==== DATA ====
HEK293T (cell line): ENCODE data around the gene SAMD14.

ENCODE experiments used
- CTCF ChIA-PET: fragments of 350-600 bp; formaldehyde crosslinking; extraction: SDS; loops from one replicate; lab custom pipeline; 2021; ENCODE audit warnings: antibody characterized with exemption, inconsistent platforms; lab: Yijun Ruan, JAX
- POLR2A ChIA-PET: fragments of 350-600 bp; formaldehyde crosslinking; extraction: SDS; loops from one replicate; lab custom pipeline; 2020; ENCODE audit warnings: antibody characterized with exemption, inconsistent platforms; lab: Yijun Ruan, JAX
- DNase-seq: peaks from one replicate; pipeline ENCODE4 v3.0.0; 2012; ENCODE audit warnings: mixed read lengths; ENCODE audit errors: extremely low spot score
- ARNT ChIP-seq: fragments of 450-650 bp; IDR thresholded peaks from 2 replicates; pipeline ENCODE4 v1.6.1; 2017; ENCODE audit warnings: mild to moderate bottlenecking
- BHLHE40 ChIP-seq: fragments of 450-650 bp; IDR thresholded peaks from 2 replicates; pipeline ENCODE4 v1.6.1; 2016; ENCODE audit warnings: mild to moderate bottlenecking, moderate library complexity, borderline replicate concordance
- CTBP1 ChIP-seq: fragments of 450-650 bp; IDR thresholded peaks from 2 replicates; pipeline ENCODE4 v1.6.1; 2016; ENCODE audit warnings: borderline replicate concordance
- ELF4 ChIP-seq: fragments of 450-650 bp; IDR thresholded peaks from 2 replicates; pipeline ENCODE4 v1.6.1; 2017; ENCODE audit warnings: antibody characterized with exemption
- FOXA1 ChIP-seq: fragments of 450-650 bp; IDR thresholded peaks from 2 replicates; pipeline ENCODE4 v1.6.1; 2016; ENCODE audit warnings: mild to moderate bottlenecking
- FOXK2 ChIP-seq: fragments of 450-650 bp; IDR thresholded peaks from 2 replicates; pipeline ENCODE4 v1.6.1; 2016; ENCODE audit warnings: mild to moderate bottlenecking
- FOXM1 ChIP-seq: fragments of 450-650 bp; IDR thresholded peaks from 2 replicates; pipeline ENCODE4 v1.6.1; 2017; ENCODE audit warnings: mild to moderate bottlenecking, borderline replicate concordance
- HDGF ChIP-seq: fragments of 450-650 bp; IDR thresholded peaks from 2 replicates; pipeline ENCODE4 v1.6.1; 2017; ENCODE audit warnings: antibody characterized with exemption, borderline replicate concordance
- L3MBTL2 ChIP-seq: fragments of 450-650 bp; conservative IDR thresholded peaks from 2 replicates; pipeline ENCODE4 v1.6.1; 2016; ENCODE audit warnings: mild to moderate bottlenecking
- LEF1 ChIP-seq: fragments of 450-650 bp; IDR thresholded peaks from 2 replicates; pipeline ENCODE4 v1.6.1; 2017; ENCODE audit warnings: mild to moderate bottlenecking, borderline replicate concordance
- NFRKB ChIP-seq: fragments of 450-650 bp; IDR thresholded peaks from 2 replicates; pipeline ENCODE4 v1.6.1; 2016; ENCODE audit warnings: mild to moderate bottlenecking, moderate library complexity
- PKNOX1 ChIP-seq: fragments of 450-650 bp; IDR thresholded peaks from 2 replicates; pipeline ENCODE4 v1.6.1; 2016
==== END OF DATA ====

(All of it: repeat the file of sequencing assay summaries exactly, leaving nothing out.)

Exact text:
HEK293T (cell line): ENCODE data around the gene SAMD14.

ENCODE experiments used
- CTCF ChIA-PET: fragments of 350-600 bp; formaldehyde crosslinking; extraction: SDS; loops from one replicate; lab custom pipeline; 2021; ENCODE audit warnings: antibody characterized with exemption, inconsistent platforms; lab: Yijun Ruan, JAX
- POLR2A ChIA-PET: fragments of 350-600 bp; formaldehyde crosslinking; extraction: SDS; loops from one replicate; lab custom pipeline; 2020; ENCODE audit warnings: antibody characterized with exemption, inconsistent platforms; lab: Yijun Ruan, JAX
- DNase-seq: peaks from one replicate; pipeline ENCODE4 v3.0.0; 2012; ENCODE audit warnings: mixed read lengths; ENCODE audit errors: extremely low spot score
- ARNT ChIP-seq: fragments of 450-650 bp; IDR thresholded peaks from 2 replicates; pipeline ENCODE4 v1.6.1; 2017; ENCODE audit warnings: mild to moderate bottlenecking
- BHLHE40 ChIP-seq: fragments of 450-650 bp; IDR thresholded peaks from 2 replicates; pipeline ENCODE4 v1.6.1; 2016; ENCODE audit warnings: mild to moderate bottlenecking, moderate library complexity, borderline replicate concordance
- CTBP1 ChIP-seq: fragments of 450-650 bp; IDR thresholded peaks from 2 replicates; pipeline ENCODE4 v1.6.1; 2016; ENCODE audit warnings: borderline replicate concordance
- ELF4 ChIP-seq: fragments of 450-650 bp; IDR thresholded peaks from 2 replicates; pipeline ENCODE4 v1.6.1; 2017; ENCODE audit warnings: antibody characterized with exemption
- FOXA1 ChIP-seq: fragments of 450-650 bp; IDR thresholded peaks from 2 replicates; pipeline ENCODE4 v1.6.1; 2016; ENCODE audit warnings: mild to moderate bottlenecking
- FOXK2 ChIP-seq: fragments of 450-650 bp; IDR thresholded peaks from 2 replicates; pipeline ENCODE4 v1.6.1; 2016; ENCODE audit warnings: mild to moderate bottlenecking
- FOXM1 ChIP-seq: fragments of 450-650 bp; IDR thresholded peaks from 2 replicates; pipeline ENCODE4 v1.6.1; 2017; ENCODE audit warnings: mild to moderate bottlenecking, borderline replicate concordance
- HDGF ChIP-seq: fragments of 450-650 bp; IDR thresholded peaks from 2 replicates; pipeline ENCODE4 v1.6.1; 2017; ENCODE audit warnings: antibody characterized with exemption, borderline replicate concordance
- L3MBTL2 ChIP-seq: fragments of 450-650 bp; conservative IDR thresholded peaks from 2 replicates; pipeline ENCODE4 v1.6.1; 2016; ENCODE audit warnings: mild to moderate bottlenecking
- LEF1 ChIP-seq: fragments of 450-650 bp; IDR thresholded peaks from 2 replicates; pipeline ENCODE4 v1.6.1; 2017; ENCODE audit warnings: mild to moderate bottlenecking, borderline replicate concordance
- NFRKB ChIP-seq: fragments of 450-650 bp; IDR thresholded peaks from 2 replicates; pipeline ENCODE4 v1.6.1; 2016; ENCODE audit warnings: mild to moderate bottlenecking, moderate library complexity
- PKNOX1 ChIP-seq: fragments of 450-650 bp; IDR thresholded peaks from 2 replicates; pipeline ENCODE4 v1.6.1; 2016